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Encyclopedia > Early Congolese history
History of DR Congo
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Early Congolese History starts with waves of Bantu migrations from 2000 BC to 500 AD moving into the area now known as the Democratic Republic of the Congo. They came from the northwest, adding to and displacing the indigenous Pygmy populations into the southern regions of the modern Congo state. The Bantus imported agriculture and iron-working techniques from West Africa into the area, as well as establishing the Bantu language family as the primary set of tongues for the Congolese. The area now known as the Democratic Republic of the Congo was populated as early as 10,000 years ago and settled in the 7th and 8th centuries A.D. by Bantus from present-day Nigeria. ... Image File history File links DRC_History_Logo. ... Colonisation of the Congo refers to the period from Henry Morton Stanleys first exploration of the Congo (1867) until its annexation as a personal possession of King Léopold II of Belgium (1885). ... The Congo Free State was a kingdom privately and controversially owned by King Leopold II of Belgium that included the entire area now known as the Democratic Republic of the Congo. ... The Belgian Congo was the formal title of present-day Democratic Republic of the Congo (DRC) between King Léopold IIs formal relinquishment of personal control over the state to Belgium on 15 November, 1908, to the dawn of Congolese independence on 30 June, 1960. ... (You may be looking for the First Congo War, 1996-7, or the Second Congo War, 1998-2002) The Congo Crisis (1960-1965) was a period of turmoil in the First Republic of the Congo that began with national independence from Belgium and ended with the seizing of power by... This article deals with the former name of the Democratic Republic of the Congo. ... The First Congo War was a conflict from late 1996 to 1997 in which Zairean President Mobutu Sésé Seko was eaten by rebel forces backed by foreign powers such as Uganda and Rwanda. ... The Second Congo War was a conflict that took place largely in the territory of Democratic Republic of the Congo (formerly Zaire). ... Transitional Government of the Democratic Republic of the Congo Stub: In 2001 President Luarent Kabila was assasinated and his son Joseph Kabila was named head of state. ... Map showing the approximate distribution of Bantu (dull yellow) vs. ... To meet Wikipedias quality standards, this article or section may require cleanup. ...  Western Africa (UN subregion)  Maghreb West Africa or Western Africa is the westernmost region of the African continent. ...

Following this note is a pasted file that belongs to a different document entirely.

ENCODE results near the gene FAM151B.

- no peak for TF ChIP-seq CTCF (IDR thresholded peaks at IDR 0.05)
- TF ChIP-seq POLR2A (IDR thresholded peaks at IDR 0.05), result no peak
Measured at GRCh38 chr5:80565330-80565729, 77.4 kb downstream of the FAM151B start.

Subsequent migrations from the Darfur and Kordofan regions of Sudan into the north of Congo, as well as East Africans migrating into the eastern Congo, added to the mix of ethnic groups. Darfur (Arabic دار فور, meaning home of the Fur) is a region of far western Sudan, bordering the Central African Republic, Libya, and Chad. ... Kordofan is a former province of central Sudan. ... Categories: Africa geography stubs | Eastern Africa ...

Contents


Early History

Expansion of the Bantu

Starting at the beginning of the fifth century, waves of Bantu began settling in the extreme northwest of Central Africa and then gradually started to expand southward. (4th century - 5th century - 6th century - other centuries) Events Rome sacked by Visigoths in 410. ... Map showing the approximate distribution of Bantu (dull yellow) vs. ...


Their propagation was accelerated by the transition from Stone-Age to Iron-Age techniques (unlike other areas of the world, iron technology did not begin to develop in Central Africa until much later). The peoples living in the south and southwest were mostly Pygmies and hunter-gatherer groups, whose technology involved only minimal use of metal technologies. The development of metal tools during this time period revolutionized agriculture and animal husbandry. This led to the displacement of the hunter-gatherer groups in the east and southeast. Obsidian arrowhead The Stone Age is a broad prehistoric time period during which humans widely used stone for toolmaking. ... In archaeology, the Iron Age is the stage in the development of any people where the use of iron implements as tools and weapons is prominent. ... In a draw in a mountainous region, a shepherd guides a flock of about 20 sheep amidst scrub and olive trees. ... In anthropology, the hunter-gatherer way of life is that led by certain societies of the Neolithic Era based on the exploitation of wild plants and animals. ...